“Well, I don’t eat the whole, darn wreath; a flower here, a flower there. Do the dear departed care?”

Thomas gave the hare a glare, green eyes flashing, cat teeth gnashing. “The families care you little thief. If you don’t stop, I’ll give you grief!”

“Okay, alright, I will agree,” the bunny said, “But set me free.”

“And do you promise not to eat the lilies, roses, or carnations?”

“Yes, I promise,” said the naughty little rabbit. “I will break my eating habit. From now on I won’t eat much, just some greens and roots and such, and perhaps a few impatiens.”

So Thomas set the bunny free.

And off the little rabbit hopped, his rabbit paws going thwop, thwop, thwop.

A Frightening Night

Thomas sat and watched the rabbit disappear across the grass and through the bushes. Then he rose and padded softly through the cemetery and out the stone gate, back down Cemetery Road, back across the frosty field, towards home. Mission accomplished, he thought.

As he turned and headed down the block, he saw a shadow dart across the street, and then another. Thomas jumped into the bushes and hunkered down. What was that! And then he saw it. Some wispy, white thing floating furtively down the street followed by another frightening apparition dressed in black.

Thomas leaped up and raced across the lawns of neighbor’s homes until he slid to a sudden stop at his own front door. He gave the signal for the door to be opened, “Meow, meow,” he said, glancing frantically down the block where shapes too gruesome to contemplate came closer.

Finally, the door opened. His mistress stood there peering down at him.

“Why Thomas Cat, where have you been? It’s cold outside. You must come in!” And Thomas dashed right through the door and slid across the hardwood floor.

“Why what’s the matter, you silly cat?” His mistress said, just like that.

How could she know that just outside, witches on their broomsticks ride?

Feeling safer now, Thomas tried to look nonchalant. He decided to wash up a bit. He lifted a paw and with his rough, pink tongue began to clean it. I’ll neaten up, and then have a bite to eat, thought Thomas.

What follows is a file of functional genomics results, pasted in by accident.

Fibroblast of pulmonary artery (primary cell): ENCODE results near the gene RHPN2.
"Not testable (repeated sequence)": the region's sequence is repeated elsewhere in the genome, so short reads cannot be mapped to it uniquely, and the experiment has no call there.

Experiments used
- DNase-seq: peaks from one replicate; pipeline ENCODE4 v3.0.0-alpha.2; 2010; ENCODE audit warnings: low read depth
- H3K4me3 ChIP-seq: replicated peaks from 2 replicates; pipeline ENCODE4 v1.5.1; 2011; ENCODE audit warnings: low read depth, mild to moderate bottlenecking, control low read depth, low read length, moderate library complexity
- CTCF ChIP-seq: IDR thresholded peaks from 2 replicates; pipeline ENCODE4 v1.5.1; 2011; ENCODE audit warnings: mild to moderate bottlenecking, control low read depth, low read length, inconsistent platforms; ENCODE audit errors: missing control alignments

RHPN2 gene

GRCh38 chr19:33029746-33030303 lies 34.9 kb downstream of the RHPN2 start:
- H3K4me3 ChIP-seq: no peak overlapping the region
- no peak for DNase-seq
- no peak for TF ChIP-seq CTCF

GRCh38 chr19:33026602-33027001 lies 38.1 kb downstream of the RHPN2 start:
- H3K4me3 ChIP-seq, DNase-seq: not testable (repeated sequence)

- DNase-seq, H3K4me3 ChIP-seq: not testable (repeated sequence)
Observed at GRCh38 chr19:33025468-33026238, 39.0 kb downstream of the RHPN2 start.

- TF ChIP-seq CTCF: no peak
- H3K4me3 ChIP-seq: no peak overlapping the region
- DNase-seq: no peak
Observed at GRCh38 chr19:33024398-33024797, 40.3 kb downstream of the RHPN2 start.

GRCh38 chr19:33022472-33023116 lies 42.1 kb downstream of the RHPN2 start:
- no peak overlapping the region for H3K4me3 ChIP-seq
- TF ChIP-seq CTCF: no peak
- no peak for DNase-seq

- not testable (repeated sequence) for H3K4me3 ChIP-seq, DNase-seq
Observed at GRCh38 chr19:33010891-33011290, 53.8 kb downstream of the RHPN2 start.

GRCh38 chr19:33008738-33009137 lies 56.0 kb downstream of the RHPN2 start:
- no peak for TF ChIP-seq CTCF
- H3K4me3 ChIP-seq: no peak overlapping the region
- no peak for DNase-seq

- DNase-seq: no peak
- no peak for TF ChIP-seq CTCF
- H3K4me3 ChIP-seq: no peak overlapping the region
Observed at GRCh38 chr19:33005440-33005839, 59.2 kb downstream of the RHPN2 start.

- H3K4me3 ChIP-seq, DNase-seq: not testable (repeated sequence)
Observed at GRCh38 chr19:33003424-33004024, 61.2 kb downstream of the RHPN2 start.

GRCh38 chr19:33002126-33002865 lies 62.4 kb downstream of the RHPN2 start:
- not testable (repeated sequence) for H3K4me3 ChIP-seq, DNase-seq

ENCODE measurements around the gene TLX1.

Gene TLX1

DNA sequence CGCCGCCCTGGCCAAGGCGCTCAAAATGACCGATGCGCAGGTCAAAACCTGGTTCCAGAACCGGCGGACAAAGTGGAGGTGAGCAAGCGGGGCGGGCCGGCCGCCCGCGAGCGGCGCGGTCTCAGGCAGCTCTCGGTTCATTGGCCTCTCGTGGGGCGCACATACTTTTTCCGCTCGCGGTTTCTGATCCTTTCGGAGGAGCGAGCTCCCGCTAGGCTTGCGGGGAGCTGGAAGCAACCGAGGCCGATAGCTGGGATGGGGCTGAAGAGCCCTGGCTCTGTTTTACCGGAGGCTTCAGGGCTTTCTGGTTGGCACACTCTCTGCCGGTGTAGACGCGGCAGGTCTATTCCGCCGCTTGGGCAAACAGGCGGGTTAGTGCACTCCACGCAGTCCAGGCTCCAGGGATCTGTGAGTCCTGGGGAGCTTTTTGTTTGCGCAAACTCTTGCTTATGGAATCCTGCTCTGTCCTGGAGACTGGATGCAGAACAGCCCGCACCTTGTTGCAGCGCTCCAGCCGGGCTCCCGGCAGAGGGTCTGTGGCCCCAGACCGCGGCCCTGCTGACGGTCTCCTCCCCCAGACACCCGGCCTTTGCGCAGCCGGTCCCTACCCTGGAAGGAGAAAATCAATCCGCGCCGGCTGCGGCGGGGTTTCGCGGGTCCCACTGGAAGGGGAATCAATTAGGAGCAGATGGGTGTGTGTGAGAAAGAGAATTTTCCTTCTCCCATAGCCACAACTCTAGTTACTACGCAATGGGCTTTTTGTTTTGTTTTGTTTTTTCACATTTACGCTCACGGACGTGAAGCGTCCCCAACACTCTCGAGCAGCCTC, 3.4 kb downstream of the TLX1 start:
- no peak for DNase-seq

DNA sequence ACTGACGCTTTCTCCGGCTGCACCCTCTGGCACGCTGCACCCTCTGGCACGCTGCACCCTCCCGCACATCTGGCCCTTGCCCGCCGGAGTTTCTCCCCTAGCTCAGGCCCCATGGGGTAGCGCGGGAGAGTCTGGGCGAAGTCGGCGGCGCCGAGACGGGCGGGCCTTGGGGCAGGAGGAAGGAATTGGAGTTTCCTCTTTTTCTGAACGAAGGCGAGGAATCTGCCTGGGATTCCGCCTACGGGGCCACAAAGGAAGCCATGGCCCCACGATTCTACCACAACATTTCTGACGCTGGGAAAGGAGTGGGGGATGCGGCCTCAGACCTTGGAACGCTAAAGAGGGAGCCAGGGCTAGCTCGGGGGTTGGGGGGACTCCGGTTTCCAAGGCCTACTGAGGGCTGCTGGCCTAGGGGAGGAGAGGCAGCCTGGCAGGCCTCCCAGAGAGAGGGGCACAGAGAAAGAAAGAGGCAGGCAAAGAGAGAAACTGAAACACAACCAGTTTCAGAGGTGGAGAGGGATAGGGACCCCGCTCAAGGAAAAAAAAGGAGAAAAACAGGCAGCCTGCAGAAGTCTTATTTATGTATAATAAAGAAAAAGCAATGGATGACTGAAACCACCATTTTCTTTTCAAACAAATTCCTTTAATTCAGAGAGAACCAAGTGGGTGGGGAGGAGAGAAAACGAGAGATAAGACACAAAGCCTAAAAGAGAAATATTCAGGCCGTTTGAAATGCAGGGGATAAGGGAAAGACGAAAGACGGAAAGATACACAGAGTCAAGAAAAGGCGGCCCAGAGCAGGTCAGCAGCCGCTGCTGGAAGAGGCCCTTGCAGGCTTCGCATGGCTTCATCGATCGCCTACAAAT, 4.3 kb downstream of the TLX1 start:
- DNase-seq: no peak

Just then there was a fearsome banging on the door. Thomas leaped high into the air and ran and hid beneath a chair. He saw his mistress move towards the door. NO! Don’t open it! Thomas thought, but all he could say was “Meow!”

The mistress reached out and took the door handle in her hand and Thomas heard the click of the latch unlatching. She’s going to let them in, he thought, those scary ghosts and goblins. Thomas, the spy cat, sat trembling under the chair too frightened to retreat. He heard the door swing open, the sound of shuffling feet, and then the happy shouts of

“Trick or treat! Trick or treat!”

The End

The cat in the picture is Thomas Samuel Katt. He came to Kennewick in the back of a moving van and adopted my father, who suggested that Thomas would be happier with us, where he is now. The graveyard pictured is in Ireland somewhere out on the windswept moors. The bunny lives at Cannon Beach, Oregon, at a lodge in Ecola State Park. The boy trick or treating is Logan Matthew, our 3 year-old grandson.

Grandma Boogler Takes a Trip

Grandma Boogler’s going to take a trip to see her grandson, Bobby, in Vienna.
She needs a trunk, a bag, or grip to pack her clothes in for the trip.
But she and Grandpa Boogler have only one trunk and Grandpa Boogler stuck it under his dusty, musty old bunk.